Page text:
Please mark your calendar for the Clackamas County Democrats’ Pot O’ Gold Dinner scheduled for Sunday evening March 22nd at the Monarch Hotel in Clackamas. The casual dinner is a fun opportunity to support the Clackamas Democrats as we begin the 2020 election year. Tickets may be purchased here (www.clackamasdems.org) in mid-February.
When Courtney Neron upset incumbent Republican Richard Vial for the seat in Oregon House District 26 last year, most folks figured that Vial, who lives in western Washington County, would just go back to his law practice full time.
But Vial had other ideas. Yes, he’s back to his law practice. But in addition he has a very lucrative, public-funded job in the Secretary of State’s office. He claims he’s working “24-7,” but his appointment calendars, obtained by The Oregonian via a public records request, come up empty for two days per work week. (See The Oregonian‘s report.)
If Vial’s moonlighting is not quite double dipping, it’s certainly not appropriate.
by Peter Toll
Democratic legislators in Clackamas County got high marks from the Oregon League of Conservation Voters for their 2019 votes on 14 pieces of legislation.
And there’s a new wrinkle this year as OLCV gave an “incomplete” grade to Republicans who walked out on a key climate change bill rather than vote against it.
On the Senate side, Lake Oswego’s Rob Wagner tied with Happy Valley’s Shemia Fagan with 94 percent. Kathleen Taylor, of SE Portland, came in with 88 per cent. All three Republicans fared poorly, earning incompletes.
A hint of their performance can be gained in looking at the 2017 session. Alan Olsen, of Canby, didn’t vote appropriately on even one bill. He got a goose egg. Chuck Thomsen, of Hood River, earned 29 percent then, and Kim Thatcher, of Keizer, who represents Wilsonville in the State Senate, had just 33 per cent two years ago.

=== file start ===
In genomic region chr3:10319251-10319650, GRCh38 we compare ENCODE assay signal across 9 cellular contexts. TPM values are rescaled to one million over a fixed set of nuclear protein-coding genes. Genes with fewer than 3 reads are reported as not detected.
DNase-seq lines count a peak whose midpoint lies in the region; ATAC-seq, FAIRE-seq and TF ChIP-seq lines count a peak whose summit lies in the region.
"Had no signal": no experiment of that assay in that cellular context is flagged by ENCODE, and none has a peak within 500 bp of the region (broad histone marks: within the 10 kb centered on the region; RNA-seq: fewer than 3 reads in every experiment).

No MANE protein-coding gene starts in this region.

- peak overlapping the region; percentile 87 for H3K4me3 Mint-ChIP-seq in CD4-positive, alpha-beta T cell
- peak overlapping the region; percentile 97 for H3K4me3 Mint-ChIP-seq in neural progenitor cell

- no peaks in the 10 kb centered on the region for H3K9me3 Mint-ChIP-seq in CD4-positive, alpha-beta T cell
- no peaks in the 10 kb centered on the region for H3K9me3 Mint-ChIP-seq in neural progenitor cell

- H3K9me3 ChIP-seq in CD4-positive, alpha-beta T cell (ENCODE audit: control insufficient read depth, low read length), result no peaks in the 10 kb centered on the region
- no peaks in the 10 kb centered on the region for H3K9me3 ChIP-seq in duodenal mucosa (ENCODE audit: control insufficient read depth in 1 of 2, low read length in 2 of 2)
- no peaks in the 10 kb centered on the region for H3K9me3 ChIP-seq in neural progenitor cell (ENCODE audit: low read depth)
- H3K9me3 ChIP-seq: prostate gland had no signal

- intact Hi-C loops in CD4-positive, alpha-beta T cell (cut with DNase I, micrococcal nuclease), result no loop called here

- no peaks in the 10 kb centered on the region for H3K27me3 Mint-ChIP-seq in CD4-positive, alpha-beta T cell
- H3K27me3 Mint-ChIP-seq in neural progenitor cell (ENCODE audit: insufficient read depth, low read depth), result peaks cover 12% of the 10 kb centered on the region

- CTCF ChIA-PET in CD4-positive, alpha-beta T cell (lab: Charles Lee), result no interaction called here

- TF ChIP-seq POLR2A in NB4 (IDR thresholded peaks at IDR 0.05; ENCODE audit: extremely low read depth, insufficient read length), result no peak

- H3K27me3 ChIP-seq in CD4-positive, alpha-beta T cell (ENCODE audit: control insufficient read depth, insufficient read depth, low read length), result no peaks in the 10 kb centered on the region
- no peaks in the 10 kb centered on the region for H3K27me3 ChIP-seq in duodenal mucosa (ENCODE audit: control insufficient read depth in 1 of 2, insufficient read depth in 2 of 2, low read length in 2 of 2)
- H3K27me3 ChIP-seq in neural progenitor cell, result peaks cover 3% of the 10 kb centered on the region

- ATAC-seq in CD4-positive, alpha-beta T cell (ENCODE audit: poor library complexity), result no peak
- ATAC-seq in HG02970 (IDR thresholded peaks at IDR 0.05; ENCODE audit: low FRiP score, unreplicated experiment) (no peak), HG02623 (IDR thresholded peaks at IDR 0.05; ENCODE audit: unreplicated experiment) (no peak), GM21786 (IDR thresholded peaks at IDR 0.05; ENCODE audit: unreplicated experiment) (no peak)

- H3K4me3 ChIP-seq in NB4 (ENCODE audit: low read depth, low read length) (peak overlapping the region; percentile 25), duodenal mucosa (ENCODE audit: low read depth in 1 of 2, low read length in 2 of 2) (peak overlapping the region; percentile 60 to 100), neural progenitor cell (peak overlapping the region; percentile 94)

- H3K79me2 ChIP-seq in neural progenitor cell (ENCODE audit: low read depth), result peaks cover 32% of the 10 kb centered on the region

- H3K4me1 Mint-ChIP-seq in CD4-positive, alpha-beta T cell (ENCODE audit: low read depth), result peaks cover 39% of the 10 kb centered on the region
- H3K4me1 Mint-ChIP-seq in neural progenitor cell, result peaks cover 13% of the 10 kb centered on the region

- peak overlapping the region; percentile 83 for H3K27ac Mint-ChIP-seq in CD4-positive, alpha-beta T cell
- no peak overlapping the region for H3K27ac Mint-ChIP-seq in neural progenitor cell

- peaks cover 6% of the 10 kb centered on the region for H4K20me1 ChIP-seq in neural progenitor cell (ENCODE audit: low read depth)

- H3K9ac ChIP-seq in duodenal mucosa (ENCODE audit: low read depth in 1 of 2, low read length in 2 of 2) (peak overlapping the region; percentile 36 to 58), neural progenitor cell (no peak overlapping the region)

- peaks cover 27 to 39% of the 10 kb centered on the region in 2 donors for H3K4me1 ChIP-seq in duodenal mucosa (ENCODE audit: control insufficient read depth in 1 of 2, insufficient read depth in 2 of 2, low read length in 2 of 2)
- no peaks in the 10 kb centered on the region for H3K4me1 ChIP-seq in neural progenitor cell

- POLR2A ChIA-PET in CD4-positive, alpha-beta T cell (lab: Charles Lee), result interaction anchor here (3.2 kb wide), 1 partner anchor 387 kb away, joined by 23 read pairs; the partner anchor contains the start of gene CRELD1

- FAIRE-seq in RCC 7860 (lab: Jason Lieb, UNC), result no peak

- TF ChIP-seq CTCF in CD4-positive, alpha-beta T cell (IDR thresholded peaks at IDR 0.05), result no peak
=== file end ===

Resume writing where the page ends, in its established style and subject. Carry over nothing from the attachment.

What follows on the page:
Over in the House, newcomer Rachel Prusak, of West Linn, voted perfectly—100 percent. Other high performing Democrats included:
You’ll remember all the drama during the last session of the Oregon Legislature when Senate Republicans fled Oregon to avoid voting on legislation that would limit greenhouse gas emissions state-wide. In the House, 9 out of 12 Clackamas County representatives voted for House Bill 2020 – those 9 being our Democratic Reps. A Clackamas County Republican representative from Canby led the walkout and then was elected Minority Leader, though she is only in her first term. Gov. Kate Brown and other state Democrats have pledged their support for cap-and-trade legislation to be introduced during the 2020 session. But will Republicans show up for work?
Read this Oregon Capital Insider report on the Dem’s strategy to get this important legislation passed: “Democrats rev up plan for new carbon-reduction bill”
Present: Mike Kohlhoff (chair), Ron Carl, Cornelia Gibson, Peter Norbye, Michael DeWitt, Jason Pierson, Connie Lee, and Mary Post (secretary).
Mike presented two draft resolutions: one addressing Criminal Justice and the other, a proposed State Bank. Jason will make changes to the first, and both will be forwarded to the Platform and Resolution Committee for consideration.
A tentative resolution, “Clackamas County Changing Energy Sources,” was discussed and will be further considered at our next meeting.
From the Racial Justice Sub-Committee
We continued our discussion of the health threats posed by racism. Connie outlined several paths to explore. Peter requested that we address racism in our own Democratic Party.Continue reading
Present: Mike Kohlhoff (Chair), Greg Hunt, Ron Carl, Don Klosterman, Mike DeWitt, Sally Hardwick and Mary Post
We discussed options for funding to improve the Juvenile Justice System in Clackamas Co. Greg Hunt will draft a resolution to use funds previously used for capital punishment.
From the Environmental Sub-Committee
- Reminder of two Sept upcoming climate change events: the Youth Climate Strike and a public forum hosted by the Climate Reality Project
- Clear-cutting near streams continues as the state legislature did not pass remedies
- Zenith Energy is still bringing volatile and toxic oil into NW Portland. Two NGOs — 350PDX and Extinction Rebellion Portland — are still pushing back.
- The Jordan Cove pipeline is still being developed in spite of protests. (Update: in mid-September Oregon’s Dept. of State Lands delayed the decision for a construction permit for a second time.)
From the Racial Justice Sub-CommitteeContinue reading